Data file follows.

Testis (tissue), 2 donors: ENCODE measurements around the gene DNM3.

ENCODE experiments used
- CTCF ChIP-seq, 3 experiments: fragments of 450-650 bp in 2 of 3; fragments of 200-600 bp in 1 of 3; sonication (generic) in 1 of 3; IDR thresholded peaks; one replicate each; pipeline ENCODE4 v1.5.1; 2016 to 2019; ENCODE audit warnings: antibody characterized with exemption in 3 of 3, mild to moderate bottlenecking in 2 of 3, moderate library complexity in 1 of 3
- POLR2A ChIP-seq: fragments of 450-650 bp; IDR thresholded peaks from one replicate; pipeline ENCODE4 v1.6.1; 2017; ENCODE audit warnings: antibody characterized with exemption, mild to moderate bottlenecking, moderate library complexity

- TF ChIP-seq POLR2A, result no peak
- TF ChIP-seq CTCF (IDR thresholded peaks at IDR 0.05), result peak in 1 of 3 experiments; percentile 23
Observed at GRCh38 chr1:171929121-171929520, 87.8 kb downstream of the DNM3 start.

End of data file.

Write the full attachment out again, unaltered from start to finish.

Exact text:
Testis (tissue), 2 donors: ENCODE measurements around the gene DNM3.

ENCODE experiments used
- CTCF ChIP-seq, 3 experiments: fragments of 450-650 bp in 2 of 3; fragments of 200-600 bp in 1 of 3; sonication (generic) in 1 of 3; IDR thresholded peaks; one replicate each; pipeline ENCODE4 v1.5.1; 2016 to 2019; ENCODE audit warnings: antibody characterized with exemption in 3 of 3, mild to moderate bottlenecking in 2 of 3, moderate library complexity in 1 of 3
- POLR2A ChIP-seq: fragments of 450-650 bp; IDR thresholded peaks from one replicate; pipeline ENCODE4 v1.6.1; 2017; ENCODE audit warnings: antibody characterized with exemption, mild to moderate bottlenecking, moderate library complexity

- TF ChIP-seq POLR2A, result no peak
- TF ChIP-seq CTCF (IDR thresholded peaks at IDR 0.05), result peak in 1 of 3 experiments; percentile 23
Observed at GRCh38 chr1:171929121-171929520, 87.8 kb downstream of the DNM3 start.